No toilet paper? Health experts say washing may be better than wiping
And you won't have to stand in line to pay for toilet paper, too.
If you aren’t able to find toilet paper in your neighbourhood supermarket owing to the panic buying, it may be a good time to switch to washing instead of wiping.
Although research on which makes a more hygienic method – wiping or washing – is scarce, some experts are advocating the latter.
"Think about using dry toilet paper. You're leaving a residue of stool and bacteria, whereas if you're using a bidet, you’re washing that away," said Dr Phillip Buffington, the chief medical officer of The Urology Group in the US.
As a result, those who wash or use the bidet “are much less likely to have issues with rashes and discomfort and irritation," said Dr Allen Kamrava, a California-based colorectal and general surgeon, in Healthline.
There’s also the issue of anal tears because not everyone wipes gently with toilet paper. Dr Evan Goldstein, a rectal surgeon in New York City, said in Business Insider Singapore that the most common anus-related injuries are tears caused by improper wiping.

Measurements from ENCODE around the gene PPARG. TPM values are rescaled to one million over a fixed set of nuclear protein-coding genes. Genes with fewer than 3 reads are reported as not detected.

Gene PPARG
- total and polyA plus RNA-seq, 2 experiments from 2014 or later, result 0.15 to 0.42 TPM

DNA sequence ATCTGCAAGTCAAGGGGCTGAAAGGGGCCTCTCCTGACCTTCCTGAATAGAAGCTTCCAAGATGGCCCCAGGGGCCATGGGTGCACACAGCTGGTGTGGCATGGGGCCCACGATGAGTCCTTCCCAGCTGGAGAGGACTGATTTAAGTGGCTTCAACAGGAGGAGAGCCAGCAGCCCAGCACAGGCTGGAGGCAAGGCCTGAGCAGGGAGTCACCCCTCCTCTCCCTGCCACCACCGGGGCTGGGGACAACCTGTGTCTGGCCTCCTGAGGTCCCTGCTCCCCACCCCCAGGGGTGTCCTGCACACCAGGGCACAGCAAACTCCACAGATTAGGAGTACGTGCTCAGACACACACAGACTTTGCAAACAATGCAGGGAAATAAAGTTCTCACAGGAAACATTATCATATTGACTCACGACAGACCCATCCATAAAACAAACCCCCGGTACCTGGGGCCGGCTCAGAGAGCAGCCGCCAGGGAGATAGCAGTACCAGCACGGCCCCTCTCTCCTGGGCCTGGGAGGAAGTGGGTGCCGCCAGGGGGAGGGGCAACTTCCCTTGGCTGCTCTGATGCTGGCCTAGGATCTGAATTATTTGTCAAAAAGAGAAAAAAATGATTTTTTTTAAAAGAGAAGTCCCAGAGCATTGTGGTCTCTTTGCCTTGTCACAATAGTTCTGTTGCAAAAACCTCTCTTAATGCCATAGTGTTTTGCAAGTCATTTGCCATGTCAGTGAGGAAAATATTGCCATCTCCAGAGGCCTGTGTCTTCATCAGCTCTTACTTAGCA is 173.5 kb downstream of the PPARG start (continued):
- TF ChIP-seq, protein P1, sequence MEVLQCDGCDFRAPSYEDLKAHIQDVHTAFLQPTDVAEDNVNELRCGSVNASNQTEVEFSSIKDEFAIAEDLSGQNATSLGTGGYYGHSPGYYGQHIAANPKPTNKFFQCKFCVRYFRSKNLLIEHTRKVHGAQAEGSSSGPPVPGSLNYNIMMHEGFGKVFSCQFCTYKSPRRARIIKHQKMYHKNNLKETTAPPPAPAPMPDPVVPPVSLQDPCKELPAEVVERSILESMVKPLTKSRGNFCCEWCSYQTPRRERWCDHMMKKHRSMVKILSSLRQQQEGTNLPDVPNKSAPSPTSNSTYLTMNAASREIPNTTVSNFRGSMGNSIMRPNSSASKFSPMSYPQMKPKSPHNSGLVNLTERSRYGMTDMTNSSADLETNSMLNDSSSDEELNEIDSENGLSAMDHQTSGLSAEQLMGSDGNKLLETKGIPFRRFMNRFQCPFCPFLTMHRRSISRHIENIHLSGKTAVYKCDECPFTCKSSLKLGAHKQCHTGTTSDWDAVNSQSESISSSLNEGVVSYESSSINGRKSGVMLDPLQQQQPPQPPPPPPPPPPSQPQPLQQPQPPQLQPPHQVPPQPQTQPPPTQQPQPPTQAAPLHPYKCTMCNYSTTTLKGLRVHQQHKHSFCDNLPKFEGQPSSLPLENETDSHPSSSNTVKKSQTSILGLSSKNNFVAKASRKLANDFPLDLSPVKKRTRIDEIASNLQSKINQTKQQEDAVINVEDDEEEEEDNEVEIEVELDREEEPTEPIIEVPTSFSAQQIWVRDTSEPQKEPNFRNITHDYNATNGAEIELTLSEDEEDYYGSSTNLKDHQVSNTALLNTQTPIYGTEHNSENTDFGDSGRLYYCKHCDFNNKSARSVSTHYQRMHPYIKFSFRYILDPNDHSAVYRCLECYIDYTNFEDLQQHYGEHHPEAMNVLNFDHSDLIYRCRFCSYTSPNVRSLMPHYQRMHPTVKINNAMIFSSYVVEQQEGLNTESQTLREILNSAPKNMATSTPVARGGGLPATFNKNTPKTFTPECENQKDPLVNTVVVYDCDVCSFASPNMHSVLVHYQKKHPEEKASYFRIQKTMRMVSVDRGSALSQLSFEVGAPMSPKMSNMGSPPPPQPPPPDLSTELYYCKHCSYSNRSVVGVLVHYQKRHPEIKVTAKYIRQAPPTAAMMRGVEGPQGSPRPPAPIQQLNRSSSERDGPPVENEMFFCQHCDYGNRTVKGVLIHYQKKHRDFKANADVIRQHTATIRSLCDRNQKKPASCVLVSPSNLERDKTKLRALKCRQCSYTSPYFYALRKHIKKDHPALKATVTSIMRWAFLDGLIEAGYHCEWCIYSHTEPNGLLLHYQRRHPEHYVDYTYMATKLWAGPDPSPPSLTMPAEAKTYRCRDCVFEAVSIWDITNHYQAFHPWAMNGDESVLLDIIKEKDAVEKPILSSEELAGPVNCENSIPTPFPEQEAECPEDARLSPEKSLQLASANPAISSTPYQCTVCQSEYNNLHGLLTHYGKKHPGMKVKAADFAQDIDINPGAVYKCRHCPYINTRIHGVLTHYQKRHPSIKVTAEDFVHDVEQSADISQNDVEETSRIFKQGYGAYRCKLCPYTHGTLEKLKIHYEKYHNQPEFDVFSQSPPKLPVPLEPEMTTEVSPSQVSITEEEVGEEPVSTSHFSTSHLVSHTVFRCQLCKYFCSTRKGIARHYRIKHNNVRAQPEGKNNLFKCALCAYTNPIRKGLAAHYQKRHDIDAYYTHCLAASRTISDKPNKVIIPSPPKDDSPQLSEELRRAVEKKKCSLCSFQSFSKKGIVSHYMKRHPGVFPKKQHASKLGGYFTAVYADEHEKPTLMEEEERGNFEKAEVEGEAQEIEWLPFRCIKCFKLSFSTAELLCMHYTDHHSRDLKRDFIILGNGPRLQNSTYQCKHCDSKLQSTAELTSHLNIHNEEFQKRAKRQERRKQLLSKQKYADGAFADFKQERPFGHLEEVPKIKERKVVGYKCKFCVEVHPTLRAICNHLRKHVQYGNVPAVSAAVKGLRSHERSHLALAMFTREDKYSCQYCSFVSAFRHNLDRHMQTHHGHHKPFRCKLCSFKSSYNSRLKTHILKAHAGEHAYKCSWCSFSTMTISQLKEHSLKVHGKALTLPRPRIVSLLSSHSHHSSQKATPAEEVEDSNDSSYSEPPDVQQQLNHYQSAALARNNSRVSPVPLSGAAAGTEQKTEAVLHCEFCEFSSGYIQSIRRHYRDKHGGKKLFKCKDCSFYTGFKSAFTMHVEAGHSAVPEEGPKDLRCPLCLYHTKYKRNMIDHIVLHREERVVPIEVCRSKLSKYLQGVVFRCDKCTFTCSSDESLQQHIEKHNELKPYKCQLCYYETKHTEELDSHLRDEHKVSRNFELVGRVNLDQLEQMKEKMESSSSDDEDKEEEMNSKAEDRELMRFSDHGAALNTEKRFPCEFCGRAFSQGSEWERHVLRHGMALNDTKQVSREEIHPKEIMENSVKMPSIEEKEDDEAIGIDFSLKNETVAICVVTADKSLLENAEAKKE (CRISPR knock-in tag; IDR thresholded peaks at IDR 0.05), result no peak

Those with constipation are susceptible to such tears, he said, as the forcing already puts additional pressure on the anus.
For the vaginal area, washing is also gentler than wiping with dry toilet paper.
As for women who are concerned about disrupting the bacterial balance in the vagina from using the spray from a bidet, Dr Buffington said in Self that this is unlikely to happen unless “it was some sort of high-powered water jet; theoretically, it could shoot up the urethra or cervix,” he said. In which case, don’t use it.
From the environmental perspective, washing also requires less water than wiping. It takes 140 litres of water to make just one roll of toilet paper, according to an article in Scientific American. By contrast, you’ll be using about 500ml of water from the bidet.